Is there a guide to international kitchen knife types?
March 13, 2017 8:46 PM   Subscribe

I was at a nearby megamart that prided itself on being bi-lingual, everyone spoke Spanish and Portuguese! Apart from their excellent on-site fishmonger and butcher, who were very helpful and friendly, their cookware section had a lot of culinary knives of a pattern I hadn't seen before, and looked outlandish to my French/German/Japanese/Indian sensibilities (The Bonti, with coconut scraper, is the one kitchen utensil I really, really want, but know I am just not equipped to use it.)

I can recognize various Thai knife patterns, but I have no name for them, nor their intended use. These South American knives I am simply puzzled at, they either have a 6" deep and curved belly on a 5" blade, or there are a variety of line-straight knives from 4" to over a foot with what looks like a sheep's foot end, the cutting edge stops abruptly, and then the blade curves back to its spine. I know more places have more specialized cutlery, and I want to learn it all.

Is there a good resource for this?
posted by Slap*Happy to Food & Drink (4 answers total) 8 users marked this as a favorite
Sorry I have no specific suggestions although country-specific cookbooks often have an equipment section.
Also, as a fellow RIer I would love to know what store you visited as cookware is a favorite family gift.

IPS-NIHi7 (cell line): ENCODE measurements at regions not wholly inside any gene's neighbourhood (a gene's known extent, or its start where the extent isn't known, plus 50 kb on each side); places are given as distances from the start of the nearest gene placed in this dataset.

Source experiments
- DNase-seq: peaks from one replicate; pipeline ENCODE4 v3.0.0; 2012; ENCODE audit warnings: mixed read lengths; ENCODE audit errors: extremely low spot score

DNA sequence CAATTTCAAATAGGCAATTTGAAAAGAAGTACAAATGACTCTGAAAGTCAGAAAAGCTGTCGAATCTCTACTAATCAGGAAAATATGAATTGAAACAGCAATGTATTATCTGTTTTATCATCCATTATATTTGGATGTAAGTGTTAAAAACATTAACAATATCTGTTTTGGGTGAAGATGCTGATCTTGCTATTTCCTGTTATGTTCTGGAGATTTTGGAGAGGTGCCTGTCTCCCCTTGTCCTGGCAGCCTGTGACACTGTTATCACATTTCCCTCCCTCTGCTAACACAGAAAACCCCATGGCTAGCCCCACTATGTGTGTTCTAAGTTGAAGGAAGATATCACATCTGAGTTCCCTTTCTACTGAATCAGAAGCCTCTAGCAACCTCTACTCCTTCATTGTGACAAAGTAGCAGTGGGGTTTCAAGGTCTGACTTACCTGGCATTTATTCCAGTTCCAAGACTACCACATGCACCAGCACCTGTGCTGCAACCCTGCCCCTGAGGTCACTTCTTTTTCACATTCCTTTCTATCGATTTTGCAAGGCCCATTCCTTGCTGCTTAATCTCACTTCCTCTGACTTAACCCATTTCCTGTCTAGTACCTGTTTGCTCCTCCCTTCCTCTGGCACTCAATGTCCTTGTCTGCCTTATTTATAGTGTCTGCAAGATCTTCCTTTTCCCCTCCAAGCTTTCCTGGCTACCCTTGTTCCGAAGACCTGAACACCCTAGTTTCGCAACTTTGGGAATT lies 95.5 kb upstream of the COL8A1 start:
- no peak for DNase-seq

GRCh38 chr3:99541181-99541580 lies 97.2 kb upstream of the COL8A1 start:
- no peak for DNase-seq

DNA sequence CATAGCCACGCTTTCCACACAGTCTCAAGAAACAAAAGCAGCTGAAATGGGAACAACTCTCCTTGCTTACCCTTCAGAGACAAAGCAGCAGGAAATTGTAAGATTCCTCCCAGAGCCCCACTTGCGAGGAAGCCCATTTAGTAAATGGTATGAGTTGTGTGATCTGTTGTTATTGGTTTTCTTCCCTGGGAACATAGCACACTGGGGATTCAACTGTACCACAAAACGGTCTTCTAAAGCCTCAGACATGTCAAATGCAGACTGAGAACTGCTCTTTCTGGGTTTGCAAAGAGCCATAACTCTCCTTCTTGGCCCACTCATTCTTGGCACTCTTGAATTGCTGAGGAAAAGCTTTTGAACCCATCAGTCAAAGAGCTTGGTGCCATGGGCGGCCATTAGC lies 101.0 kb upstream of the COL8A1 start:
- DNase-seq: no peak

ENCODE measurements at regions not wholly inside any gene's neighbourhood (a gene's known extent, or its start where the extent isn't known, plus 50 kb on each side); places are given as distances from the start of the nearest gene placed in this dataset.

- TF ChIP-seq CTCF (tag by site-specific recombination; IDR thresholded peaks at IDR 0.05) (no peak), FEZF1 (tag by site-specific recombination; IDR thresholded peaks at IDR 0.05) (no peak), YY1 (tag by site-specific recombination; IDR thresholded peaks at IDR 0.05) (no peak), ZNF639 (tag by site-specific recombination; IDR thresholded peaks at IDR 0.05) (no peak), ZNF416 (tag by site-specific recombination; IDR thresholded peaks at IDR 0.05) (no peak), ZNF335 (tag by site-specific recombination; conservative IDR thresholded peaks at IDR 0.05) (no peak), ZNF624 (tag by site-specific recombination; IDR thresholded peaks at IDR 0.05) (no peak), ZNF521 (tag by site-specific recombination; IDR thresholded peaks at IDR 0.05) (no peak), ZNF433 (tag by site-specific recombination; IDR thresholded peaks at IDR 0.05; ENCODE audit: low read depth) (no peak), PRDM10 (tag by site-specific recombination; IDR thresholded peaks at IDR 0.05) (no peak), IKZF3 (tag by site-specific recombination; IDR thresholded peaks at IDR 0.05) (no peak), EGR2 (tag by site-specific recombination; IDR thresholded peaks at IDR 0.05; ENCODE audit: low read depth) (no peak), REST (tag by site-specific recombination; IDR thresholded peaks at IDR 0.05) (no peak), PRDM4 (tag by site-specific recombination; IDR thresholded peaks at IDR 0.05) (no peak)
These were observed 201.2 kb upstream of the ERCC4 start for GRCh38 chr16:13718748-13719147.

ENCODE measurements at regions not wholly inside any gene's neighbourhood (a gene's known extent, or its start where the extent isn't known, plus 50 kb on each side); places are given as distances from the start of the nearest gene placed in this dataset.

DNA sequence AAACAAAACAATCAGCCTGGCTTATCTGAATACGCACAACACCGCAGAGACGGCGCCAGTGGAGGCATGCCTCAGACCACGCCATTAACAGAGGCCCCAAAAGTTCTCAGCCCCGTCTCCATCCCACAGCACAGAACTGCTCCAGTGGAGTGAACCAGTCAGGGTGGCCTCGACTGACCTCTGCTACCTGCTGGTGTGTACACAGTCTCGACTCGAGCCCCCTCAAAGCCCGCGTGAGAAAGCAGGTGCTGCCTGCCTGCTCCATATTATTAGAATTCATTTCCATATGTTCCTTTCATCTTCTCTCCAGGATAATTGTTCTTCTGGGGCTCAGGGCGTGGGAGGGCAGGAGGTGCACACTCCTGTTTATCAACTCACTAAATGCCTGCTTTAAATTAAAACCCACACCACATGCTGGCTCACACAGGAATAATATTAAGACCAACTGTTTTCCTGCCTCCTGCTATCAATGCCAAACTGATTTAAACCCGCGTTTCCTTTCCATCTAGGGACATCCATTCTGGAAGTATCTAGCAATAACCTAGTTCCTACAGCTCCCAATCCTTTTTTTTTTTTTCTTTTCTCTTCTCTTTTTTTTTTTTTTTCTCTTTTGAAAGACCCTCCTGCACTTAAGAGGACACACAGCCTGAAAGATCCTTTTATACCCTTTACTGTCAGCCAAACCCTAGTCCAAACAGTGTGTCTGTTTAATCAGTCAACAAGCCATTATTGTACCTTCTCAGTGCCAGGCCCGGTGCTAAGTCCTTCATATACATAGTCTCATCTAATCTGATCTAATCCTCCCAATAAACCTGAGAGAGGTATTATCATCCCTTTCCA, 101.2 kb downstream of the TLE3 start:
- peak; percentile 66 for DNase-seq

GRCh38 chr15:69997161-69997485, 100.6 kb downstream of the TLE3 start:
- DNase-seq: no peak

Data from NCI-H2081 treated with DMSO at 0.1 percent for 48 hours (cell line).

posted by Botanizer at 9:00 AM on March 14

Seabra's Market in Fall River. The knives aren't of gift quality, they range between $10 and $25, cheap stamped steel factory honed to a fare-thee-well, but real wood handles with brass rivets and their unusual pattern may interest the recipients. The really weird one with the blade deeper than it was long turns out to be a butcher's knife, unlike any I have seen before.

They also have professional grade chicken shears that cost forty bucks each and look it. The most expensive thing in the store, barring the in-house cured leg of Prosciutto. (Pro-tip: you can get a shrink-wrapped three-quarter pound slab, bone in, from the meat cooler. For six bucks. Porterhouse steaks the size of my face for five. Also, the Three Crabs fish sauce is the real deal, nab a bottle while you're there and add a solid splash or two to ALL THE THINGS! I used it in shakshuka just today, amazeballs.)

If you need five different sizes of frozen octopus or three dollar bottles of Portuguese wine of unusual quality, Amaral's on Globe Street is the next destination.
posted by Slap*Happy at 6:23 PM on March 14 [1 favorite]

Wow! Thanks for the reply. We will schedule an expedition (from South County) asap.
posted by Botanizer at 7:29 AM on March 15

Not specifically culinary, but I'm a big fan of the "Illustrated Dictionary" series for this sort of thing.

Illustrated Directory of Knives, Daggers & Bayonets
posted by aspersioncast at 2:01 PM on March 15

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